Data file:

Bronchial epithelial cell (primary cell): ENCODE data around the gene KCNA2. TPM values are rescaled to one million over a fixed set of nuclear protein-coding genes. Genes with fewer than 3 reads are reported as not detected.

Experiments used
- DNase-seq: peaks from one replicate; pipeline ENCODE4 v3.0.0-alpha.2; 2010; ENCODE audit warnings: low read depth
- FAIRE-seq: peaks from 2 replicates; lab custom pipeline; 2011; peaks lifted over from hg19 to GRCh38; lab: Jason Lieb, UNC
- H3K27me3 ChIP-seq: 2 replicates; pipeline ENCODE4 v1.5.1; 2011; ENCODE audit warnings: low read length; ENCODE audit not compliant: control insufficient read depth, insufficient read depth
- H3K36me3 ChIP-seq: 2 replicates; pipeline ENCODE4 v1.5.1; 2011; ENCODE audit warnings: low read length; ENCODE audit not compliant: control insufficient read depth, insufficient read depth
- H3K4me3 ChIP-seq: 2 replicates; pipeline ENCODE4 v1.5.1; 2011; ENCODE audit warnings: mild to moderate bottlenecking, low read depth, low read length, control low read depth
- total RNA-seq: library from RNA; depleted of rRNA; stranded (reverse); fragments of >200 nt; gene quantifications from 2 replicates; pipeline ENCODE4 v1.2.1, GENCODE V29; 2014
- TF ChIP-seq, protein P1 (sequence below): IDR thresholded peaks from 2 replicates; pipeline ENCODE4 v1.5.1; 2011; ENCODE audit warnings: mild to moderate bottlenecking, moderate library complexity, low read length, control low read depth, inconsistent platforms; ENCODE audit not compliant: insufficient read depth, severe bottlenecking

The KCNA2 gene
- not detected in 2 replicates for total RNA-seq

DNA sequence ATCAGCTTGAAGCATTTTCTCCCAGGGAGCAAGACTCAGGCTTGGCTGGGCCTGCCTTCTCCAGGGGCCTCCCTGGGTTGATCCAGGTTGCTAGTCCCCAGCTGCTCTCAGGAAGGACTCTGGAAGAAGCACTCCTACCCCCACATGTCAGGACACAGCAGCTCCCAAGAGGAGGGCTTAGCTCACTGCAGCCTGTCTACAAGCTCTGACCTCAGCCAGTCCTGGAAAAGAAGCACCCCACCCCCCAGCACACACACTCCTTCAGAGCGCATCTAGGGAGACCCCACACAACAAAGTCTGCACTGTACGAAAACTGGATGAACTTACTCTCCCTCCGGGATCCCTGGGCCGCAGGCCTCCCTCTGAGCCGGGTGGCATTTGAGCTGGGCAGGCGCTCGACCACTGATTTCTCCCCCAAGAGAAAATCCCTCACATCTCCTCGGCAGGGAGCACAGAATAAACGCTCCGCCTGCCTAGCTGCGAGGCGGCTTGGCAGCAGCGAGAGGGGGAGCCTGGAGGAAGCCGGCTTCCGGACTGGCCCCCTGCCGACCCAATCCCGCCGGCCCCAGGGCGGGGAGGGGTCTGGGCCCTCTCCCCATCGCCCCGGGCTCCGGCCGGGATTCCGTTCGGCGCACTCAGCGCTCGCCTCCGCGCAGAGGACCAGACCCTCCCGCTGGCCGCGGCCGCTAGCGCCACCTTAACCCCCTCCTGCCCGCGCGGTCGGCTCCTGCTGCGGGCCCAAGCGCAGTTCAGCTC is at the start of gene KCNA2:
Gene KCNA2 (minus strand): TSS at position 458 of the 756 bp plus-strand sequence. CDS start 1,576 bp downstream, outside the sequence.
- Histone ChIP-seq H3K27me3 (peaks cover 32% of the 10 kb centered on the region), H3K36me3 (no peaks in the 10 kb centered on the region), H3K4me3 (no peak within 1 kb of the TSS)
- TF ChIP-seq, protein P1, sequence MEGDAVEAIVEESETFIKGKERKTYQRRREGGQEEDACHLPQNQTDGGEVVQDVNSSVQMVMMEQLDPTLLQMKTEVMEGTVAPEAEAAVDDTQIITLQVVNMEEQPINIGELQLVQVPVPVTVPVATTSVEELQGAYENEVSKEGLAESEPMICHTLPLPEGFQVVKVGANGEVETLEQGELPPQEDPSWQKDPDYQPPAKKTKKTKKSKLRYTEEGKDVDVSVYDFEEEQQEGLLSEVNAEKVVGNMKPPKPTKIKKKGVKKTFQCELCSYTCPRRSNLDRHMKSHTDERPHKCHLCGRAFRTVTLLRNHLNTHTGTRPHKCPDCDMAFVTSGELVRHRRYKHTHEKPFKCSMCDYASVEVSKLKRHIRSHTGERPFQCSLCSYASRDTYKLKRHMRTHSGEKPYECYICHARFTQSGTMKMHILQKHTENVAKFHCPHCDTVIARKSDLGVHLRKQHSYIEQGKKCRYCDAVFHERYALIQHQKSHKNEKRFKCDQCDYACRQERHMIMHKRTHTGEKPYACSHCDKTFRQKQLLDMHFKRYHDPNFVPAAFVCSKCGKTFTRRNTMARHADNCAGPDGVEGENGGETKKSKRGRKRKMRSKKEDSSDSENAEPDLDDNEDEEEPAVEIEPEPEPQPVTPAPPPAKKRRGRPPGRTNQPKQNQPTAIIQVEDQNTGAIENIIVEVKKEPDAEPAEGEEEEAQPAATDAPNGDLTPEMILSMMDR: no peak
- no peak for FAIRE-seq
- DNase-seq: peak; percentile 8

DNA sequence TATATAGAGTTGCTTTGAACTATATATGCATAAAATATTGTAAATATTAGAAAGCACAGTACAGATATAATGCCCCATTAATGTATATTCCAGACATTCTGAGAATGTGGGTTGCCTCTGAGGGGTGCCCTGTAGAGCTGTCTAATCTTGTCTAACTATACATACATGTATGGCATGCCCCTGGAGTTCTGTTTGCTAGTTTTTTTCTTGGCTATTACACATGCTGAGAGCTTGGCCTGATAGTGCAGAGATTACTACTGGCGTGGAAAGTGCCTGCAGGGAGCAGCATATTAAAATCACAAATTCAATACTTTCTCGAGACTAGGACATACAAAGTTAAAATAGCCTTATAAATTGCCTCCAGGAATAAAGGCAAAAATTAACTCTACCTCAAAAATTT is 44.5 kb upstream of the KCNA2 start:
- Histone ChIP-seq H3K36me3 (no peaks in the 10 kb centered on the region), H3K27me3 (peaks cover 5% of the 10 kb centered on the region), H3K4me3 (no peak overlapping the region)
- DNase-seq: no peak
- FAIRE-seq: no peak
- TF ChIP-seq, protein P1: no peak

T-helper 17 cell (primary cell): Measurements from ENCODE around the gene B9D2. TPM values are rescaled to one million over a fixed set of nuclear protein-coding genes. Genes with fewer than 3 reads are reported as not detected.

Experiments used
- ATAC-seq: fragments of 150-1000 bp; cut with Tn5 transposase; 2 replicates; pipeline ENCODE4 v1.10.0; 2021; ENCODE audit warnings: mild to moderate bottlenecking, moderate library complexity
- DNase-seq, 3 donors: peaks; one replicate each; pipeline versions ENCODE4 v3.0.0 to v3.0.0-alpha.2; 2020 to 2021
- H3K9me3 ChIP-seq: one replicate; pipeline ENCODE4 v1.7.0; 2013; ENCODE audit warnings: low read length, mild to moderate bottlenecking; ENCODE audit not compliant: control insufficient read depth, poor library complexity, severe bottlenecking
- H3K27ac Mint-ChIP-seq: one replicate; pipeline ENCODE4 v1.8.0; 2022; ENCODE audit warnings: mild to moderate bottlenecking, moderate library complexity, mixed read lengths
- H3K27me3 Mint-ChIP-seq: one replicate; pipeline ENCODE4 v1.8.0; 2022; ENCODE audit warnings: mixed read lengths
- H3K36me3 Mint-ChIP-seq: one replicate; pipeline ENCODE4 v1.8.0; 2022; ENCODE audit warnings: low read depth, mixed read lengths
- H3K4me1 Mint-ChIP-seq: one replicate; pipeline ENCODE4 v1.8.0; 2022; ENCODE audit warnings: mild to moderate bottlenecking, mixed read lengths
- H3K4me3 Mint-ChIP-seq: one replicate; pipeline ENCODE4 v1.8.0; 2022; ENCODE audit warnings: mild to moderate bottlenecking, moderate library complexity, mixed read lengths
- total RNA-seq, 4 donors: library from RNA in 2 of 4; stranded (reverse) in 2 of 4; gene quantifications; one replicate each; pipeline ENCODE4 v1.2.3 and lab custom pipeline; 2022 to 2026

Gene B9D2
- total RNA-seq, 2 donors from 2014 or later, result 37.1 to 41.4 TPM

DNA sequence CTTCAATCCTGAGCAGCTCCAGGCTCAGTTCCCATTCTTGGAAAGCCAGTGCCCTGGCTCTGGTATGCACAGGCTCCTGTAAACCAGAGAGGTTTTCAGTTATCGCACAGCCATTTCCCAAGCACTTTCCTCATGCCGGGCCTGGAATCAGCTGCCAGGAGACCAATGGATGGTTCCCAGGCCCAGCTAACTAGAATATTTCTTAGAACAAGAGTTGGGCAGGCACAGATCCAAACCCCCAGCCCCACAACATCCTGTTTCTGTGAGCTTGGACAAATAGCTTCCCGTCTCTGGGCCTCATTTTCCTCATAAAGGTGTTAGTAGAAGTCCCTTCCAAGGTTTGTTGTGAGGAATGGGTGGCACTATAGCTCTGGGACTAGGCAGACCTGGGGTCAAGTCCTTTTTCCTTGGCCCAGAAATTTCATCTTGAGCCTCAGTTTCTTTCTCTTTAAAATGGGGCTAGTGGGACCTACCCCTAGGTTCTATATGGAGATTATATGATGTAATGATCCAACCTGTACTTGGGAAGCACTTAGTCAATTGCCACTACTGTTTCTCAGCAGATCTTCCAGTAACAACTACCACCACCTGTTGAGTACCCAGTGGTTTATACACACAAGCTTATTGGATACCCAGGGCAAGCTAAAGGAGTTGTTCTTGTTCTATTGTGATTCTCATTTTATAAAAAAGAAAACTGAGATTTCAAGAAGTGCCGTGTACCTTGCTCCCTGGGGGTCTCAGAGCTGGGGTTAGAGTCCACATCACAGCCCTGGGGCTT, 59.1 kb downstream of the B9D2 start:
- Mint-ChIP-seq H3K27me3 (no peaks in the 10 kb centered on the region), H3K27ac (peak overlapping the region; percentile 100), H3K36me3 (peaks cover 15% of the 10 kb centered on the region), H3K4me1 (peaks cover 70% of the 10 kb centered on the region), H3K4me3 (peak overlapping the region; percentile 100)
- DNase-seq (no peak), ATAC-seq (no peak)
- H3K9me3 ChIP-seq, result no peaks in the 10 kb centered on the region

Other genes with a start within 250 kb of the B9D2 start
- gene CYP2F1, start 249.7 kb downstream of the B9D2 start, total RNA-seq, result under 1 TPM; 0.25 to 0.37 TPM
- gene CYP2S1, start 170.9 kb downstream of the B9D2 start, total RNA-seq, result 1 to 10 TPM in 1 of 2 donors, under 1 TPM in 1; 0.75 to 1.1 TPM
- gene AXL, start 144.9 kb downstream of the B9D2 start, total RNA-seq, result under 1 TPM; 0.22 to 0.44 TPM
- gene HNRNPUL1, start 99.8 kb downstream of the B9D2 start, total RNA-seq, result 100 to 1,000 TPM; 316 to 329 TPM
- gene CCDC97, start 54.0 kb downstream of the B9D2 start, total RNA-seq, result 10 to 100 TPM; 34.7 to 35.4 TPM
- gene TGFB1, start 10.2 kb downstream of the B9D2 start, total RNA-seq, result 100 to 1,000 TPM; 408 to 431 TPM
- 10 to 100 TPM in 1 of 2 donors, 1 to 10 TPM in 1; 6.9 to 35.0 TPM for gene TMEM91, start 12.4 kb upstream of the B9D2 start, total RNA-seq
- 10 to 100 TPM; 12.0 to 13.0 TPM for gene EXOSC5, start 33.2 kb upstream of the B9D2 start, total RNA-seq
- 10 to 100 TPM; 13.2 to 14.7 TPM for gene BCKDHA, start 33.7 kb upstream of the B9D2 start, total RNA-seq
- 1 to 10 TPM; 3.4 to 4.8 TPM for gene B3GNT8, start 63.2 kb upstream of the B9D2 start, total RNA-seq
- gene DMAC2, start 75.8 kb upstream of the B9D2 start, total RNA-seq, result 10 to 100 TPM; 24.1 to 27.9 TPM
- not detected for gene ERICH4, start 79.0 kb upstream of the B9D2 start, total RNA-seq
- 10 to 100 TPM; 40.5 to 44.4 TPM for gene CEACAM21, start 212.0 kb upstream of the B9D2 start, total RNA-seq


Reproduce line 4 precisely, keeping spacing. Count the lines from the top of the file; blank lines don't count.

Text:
- FAIRE-seq: peaks from 2 replicates; lab custom pipeline; 2011; peaks lifted over from hg19 to GRCh38; lab: Jason Lieb, UNC